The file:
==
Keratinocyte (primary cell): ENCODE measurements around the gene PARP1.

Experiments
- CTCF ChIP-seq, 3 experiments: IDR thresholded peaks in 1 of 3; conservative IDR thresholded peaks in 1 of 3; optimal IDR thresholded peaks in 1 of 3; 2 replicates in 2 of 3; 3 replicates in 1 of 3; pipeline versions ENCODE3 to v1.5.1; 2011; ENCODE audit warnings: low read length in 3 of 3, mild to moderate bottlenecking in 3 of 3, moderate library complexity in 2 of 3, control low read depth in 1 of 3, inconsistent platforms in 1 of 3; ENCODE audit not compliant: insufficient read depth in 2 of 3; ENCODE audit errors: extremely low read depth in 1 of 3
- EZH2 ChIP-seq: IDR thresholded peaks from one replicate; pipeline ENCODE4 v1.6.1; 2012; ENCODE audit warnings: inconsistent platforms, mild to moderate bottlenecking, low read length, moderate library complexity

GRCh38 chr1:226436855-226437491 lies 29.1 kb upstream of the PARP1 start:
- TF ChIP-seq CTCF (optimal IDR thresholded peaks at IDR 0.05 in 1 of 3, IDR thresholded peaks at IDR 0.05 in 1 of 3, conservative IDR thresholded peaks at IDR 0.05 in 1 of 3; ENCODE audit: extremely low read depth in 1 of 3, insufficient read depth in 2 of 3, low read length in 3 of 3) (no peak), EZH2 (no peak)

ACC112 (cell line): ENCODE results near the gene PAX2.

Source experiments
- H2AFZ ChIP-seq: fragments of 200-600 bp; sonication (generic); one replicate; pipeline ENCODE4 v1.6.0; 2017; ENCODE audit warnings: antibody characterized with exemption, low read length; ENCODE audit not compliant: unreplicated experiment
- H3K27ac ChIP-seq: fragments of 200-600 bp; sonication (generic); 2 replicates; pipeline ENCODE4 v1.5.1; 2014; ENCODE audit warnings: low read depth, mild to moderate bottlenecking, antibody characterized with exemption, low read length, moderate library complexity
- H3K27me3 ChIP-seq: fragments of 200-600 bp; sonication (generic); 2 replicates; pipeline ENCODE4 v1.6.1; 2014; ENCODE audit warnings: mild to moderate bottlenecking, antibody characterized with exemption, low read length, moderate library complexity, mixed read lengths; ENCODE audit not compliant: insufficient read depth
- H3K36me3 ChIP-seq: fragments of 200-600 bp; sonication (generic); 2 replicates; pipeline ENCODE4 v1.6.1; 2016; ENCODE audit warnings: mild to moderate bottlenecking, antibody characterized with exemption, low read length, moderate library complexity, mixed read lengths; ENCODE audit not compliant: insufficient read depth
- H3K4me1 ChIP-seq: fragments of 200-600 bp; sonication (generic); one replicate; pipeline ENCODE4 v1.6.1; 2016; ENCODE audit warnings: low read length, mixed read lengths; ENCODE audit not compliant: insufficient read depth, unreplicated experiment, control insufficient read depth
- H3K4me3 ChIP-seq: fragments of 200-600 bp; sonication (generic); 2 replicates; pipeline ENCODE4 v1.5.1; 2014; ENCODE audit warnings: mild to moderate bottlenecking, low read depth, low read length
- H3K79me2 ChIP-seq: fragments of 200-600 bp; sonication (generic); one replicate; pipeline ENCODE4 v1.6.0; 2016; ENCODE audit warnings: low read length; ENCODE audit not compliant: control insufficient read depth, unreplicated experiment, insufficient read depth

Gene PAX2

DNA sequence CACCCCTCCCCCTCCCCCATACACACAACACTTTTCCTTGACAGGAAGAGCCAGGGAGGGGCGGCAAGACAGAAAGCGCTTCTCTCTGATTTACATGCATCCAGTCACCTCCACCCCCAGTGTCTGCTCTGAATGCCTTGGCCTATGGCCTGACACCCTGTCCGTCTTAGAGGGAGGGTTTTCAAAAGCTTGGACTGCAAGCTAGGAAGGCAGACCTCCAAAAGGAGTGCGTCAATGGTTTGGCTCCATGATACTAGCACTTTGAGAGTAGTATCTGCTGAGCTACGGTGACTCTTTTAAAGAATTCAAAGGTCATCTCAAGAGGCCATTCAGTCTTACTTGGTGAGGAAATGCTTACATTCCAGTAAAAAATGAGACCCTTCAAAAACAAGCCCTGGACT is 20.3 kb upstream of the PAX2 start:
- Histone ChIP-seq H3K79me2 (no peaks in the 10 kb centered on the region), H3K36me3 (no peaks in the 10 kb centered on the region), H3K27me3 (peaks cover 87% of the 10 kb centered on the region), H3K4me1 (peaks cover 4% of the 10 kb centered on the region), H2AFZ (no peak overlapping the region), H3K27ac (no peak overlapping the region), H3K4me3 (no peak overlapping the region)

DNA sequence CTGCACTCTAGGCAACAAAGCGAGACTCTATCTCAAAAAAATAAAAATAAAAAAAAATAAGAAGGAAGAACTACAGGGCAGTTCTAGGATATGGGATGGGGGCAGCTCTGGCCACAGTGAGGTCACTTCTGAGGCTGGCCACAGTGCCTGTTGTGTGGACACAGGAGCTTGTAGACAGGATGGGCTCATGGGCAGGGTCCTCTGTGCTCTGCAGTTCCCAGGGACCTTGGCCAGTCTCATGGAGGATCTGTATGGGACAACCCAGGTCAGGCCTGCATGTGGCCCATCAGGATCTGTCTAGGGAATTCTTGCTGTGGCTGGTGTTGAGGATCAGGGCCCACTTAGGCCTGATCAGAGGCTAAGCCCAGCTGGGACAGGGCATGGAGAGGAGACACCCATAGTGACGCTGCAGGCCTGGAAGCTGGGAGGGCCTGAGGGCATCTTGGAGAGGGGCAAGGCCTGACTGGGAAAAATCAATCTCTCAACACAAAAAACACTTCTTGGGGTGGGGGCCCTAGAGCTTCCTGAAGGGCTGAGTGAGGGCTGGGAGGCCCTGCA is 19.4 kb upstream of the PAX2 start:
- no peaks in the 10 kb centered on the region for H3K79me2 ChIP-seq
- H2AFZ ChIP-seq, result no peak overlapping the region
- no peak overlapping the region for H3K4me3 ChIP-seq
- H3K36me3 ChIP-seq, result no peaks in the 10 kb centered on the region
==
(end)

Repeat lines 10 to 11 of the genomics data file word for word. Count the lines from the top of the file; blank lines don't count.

- H3K27ac ChIP-seq: fragments of 200-600 bp; sonication (generic); 2 replicates; pipeline ENCODE4 v1.5.1; 2014; ENCODE audit warnings: low read depth, mild to moderate bottlenecking, antibody characterized with exemption, low read length, moderate library complexity
- H3K27me3 ChIP-seq: fragments of 200-600 bp; sonication (generic); 2 replicates; pipeline ENCODE4 v1.6.1; 2014; ENCODE audit warnings: mild to moderate bottlenecking, antibody characterized with exemption, low read length, moderate library complexity, mixed read lengths; ENCODE audit not compliant: insufficient read depth